Heroes, Lost and Sopranos…

June 7th, 2007 | Posted in General

Three of the TV shows I watch regularly… okay the only TV shows I watch regularly… have or are wrapping up for the season. I was so busy in the week leading up to my Orlando trip I was unable to watch the season finales of “Heroes” or “Lost” until well after the airdates, but I did get to see them eventually. “The Sopranos” is having it’s grand series finale on Sunday. Here are some thoughts on the shows:


Heroes- I have to say I was a little disappointed in the finale. I thought it was all building up to a knock down-drag out between Sylar, Peter and some assorted mutants. The big fight scene was a giant dud. The implied one between Sylar and Peter in the ‘future’ episode was better. I thought Peter was finally growing a little backbone and not being such a whiny little wabbit anymore, but he barely put up a fight. In fact, Sylar had them all whipped but for some reason couldn’t stop a little Japanese man (with about one hour of sword fighting training from Mr. Sulu under his belt) from running him through, even though Hiro took a screaming, twenty foot run with the sword at him first. I was also unhappy that Sylar got away.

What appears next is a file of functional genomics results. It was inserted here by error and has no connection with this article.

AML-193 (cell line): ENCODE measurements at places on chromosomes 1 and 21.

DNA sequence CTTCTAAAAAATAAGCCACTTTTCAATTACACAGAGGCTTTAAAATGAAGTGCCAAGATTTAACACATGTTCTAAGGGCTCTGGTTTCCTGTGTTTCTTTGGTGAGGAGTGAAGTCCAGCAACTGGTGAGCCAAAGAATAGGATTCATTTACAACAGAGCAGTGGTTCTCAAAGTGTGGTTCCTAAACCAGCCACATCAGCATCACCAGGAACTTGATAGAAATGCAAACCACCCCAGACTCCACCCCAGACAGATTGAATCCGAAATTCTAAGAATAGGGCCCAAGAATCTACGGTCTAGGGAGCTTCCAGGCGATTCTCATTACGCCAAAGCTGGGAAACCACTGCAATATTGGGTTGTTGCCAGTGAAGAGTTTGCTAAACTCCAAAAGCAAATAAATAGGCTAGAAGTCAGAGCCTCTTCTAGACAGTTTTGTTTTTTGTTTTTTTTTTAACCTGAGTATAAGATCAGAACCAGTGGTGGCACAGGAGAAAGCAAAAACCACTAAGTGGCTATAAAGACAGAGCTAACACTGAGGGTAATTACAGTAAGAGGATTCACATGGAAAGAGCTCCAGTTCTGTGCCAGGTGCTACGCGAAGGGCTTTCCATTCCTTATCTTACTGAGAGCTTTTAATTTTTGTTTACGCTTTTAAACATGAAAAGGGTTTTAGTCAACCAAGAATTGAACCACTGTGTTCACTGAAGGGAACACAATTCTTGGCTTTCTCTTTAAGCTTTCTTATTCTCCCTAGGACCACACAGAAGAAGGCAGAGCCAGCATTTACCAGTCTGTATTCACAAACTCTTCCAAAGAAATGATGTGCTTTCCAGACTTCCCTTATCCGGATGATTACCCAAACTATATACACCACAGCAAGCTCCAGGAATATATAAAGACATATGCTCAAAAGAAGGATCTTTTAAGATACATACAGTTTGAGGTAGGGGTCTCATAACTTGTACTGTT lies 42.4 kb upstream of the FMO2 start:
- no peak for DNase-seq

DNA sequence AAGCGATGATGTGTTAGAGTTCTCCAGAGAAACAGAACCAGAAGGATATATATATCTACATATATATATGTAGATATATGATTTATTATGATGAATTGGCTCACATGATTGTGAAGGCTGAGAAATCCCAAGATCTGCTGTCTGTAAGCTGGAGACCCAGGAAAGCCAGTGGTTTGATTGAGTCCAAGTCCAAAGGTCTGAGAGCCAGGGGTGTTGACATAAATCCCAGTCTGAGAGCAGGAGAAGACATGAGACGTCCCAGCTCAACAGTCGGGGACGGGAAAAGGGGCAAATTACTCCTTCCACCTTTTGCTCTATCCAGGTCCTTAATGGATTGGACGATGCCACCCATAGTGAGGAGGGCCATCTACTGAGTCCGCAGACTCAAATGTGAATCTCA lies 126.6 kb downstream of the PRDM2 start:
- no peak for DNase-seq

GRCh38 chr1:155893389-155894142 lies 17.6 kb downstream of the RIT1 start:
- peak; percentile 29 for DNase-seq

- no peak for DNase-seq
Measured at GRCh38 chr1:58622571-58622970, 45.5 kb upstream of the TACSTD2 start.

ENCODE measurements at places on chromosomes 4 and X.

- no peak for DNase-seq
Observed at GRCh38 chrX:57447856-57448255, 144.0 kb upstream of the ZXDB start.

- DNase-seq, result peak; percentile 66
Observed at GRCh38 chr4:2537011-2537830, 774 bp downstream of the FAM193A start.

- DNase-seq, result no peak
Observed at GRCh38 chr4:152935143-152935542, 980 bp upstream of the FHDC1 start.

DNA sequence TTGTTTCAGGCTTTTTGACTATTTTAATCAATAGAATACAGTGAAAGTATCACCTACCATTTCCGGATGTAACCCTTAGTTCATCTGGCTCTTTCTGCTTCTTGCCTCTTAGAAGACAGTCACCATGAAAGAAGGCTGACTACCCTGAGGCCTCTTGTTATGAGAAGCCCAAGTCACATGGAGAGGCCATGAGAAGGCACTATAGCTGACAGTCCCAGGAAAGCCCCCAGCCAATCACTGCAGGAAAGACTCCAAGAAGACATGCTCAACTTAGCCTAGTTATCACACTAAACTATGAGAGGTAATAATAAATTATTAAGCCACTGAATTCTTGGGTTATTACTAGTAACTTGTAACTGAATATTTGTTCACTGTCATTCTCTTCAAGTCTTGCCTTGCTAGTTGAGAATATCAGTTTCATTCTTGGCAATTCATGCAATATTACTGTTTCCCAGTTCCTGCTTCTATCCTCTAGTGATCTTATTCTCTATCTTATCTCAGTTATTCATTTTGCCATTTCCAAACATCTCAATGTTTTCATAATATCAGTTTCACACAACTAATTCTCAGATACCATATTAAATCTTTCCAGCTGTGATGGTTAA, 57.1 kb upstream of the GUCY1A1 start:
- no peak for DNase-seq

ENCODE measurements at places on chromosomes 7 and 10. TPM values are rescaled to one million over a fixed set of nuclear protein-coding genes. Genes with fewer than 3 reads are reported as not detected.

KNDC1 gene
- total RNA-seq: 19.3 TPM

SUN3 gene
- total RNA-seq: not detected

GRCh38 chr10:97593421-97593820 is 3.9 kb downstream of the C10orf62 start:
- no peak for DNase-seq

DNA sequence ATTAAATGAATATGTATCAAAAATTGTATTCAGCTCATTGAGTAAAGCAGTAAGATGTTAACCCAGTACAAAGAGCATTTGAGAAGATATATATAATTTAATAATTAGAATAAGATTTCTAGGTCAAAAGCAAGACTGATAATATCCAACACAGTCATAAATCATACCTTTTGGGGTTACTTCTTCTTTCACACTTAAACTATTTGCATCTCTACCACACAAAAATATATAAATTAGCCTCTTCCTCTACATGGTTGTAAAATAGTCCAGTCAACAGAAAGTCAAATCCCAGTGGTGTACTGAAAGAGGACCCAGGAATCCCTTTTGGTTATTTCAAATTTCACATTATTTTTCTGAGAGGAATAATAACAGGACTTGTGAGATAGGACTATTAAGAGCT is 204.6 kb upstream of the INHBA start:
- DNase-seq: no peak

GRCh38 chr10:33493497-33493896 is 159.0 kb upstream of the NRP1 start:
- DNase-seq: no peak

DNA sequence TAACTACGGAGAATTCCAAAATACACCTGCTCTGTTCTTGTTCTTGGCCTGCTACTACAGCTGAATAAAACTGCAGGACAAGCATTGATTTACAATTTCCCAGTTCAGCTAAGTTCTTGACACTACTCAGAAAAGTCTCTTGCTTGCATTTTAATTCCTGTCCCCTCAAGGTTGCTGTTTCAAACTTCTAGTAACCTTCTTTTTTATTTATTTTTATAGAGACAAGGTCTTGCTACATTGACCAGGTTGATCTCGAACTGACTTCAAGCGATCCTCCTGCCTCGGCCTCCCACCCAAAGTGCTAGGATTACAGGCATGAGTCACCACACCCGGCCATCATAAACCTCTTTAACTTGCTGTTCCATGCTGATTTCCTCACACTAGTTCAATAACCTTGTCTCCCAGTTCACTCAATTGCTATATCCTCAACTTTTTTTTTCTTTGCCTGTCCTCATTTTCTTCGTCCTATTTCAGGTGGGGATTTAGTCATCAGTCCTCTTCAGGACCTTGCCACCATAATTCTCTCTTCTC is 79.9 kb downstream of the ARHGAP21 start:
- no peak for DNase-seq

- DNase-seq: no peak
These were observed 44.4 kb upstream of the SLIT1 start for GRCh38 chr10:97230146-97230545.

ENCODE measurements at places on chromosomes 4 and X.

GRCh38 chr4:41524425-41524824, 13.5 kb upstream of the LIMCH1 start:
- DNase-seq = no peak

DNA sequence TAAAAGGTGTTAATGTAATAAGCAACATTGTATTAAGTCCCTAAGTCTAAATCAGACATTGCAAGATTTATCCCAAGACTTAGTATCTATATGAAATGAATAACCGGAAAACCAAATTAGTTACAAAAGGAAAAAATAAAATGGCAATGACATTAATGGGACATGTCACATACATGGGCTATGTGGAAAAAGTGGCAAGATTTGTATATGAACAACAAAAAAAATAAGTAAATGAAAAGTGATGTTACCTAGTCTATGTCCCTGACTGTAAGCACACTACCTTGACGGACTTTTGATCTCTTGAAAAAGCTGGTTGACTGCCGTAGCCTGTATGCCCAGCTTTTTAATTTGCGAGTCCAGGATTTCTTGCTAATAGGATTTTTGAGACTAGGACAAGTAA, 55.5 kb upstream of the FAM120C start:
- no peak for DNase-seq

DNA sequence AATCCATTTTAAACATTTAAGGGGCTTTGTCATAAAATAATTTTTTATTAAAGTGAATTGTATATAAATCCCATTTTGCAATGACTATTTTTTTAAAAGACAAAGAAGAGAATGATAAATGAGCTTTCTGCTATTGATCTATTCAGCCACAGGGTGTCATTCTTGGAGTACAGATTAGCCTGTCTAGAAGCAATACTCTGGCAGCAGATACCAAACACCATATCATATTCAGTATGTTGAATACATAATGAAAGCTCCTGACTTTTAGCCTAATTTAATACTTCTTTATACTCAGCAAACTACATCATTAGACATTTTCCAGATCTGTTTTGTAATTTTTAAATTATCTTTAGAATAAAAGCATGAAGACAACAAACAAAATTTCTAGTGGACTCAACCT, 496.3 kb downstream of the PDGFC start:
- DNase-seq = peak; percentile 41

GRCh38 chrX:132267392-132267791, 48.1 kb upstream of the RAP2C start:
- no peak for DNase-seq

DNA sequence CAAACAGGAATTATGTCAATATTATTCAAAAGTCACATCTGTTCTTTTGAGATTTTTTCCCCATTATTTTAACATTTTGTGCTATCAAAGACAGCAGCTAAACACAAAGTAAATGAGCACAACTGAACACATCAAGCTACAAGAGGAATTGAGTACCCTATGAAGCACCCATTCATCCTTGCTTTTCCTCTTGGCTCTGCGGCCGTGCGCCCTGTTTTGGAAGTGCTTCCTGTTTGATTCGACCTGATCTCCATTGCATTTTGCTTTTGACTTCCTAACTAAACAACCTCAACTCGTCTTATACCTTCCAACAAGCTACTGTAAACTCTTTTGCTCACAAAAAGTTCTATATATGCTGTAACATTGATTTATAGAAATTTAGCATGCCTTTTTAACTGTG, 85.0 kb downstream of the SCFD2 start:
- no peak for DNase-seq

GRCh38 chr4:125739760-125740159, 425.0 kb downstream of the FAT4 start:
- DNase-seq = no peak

It goes without saying you need to suspend your disbelief in a major way with a show like this. However even given the acceptance of flying politicians and indestructible cheerleaders, they had some giant plot holes that were too conveniently ignored. They didn’t kill Sylar. Since he still has Ted’s powers, he can explode anytime he wants. In fact, why didn’t he just blow himself up while laying on the ground? Or in the sewer? Being too hurt doesn’t explain it, as a large premise of the plot has been that it takes control to KEEP from blowing up, not to do it. That makes no sense. The other major snafu was Nathan’s sudden appearance and sacrifice, carrying an about-to-go-nuclear Peter into the stratosphere so they would both die and save New York. Ummm, can’t Peter fly? Isn’t that the first power he absorbed? Why did he let his brother carry him and also die (presumably) when he could have just flown off himself? Why couldn’t Peter control the power when both Ted and Sylar seemed to be able to keep from going nuclear without much trouble?